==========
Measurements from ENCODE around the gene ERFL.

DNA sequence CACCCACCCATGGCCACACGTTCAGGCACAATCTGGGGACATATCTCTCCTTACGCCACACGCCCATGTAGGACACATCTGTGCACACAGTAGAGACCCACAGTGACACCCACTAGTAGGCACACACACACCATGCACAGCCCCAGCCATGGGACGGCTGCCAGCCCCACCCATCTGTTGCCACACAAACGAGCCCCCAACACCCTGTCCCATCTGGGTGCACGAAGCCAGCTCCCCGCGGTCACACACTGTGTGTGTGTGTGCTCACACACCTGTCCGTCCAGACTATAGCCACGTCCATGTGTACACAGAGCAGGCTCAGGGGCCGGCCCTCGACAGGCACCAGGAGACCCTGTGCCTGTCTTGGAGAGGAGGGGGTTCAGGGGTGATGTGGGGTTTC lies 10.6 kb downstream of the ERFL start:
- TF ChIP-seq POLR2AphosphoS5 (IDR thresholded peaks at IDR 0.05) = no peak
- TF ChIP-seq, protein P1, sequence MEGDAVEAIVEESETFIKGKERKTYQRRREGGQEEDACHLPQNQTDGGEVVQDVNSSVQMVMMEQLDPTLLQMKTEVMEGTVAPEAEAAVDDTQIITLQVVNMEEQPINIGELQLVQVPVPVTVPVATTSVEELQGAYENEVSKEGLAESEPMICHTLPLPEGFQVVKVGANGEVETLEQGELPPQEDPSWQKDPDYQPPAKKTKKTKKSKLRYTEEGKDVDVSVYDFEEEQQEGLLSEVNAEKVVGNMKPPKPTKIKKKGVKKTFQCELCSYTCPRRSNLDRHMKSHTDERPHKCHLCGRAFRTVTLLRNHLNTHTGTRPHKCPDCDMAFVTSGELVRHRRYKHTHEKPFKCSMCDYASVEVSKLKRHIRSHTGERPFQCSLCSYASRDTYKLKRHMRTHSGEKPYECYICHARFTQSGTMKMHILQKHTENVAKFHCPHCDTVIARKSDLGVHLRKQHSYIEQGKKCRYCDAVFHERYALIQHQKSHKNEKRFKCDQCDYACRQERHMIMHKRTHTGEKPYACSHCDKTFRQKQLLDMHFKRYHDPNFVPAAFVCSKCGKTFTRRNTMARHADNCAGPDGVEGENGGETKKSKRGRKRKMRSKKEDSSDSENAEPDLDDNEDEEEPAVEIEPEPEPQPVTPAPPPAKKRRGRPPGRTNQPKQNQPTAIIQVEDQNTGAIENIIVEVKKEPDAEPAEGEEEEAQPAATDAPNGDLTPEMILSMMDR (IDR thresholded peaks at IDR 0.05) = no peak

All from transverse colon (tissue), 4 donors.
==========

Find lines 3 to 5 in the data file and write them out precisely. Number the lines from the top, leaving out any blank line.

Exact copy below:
- TF ChIP-seq POLR2AphosphoS5 (IDR thresholded peaks at IDR 0.05) = no peak
- TF ChIP-seq, protein P1, sequence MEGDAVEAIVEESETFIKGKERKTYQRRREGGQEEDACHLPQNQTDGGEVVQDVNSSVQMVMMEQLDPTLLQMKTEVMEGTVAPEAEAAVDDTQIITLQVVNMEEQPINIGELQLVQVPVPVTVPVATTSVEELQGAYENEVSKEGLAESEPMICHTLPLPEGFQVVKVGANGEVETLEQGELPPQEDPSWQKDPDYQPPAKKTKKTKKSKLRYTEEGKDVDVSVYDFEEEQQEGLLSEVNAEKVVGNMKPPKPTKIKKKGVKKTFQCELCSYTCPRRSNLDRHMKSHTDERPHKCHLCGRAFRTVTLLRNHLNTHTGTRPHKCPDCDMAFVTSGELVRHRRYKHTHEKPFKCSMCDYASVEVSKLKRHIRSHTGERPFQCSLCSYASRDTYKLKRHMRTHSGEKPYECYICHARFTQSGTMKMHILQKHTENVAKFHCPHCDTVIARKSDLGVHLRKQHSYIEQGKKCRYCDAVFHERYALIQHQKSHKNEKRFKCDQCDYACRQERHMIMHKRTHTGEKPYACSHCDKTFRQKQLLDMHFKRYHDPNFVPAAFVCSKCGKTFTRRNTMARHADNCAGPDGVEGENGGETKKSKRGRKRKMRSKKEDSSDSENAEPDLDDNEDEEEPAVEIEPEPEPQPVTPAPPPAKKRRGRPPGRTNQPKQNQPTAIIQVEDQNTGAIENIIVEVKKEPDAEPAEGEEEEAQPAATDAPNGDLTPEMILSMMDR (IDR thresholded peaks at IDR 0.05) = no peak

All from transverse colon (tissue), 4 donors.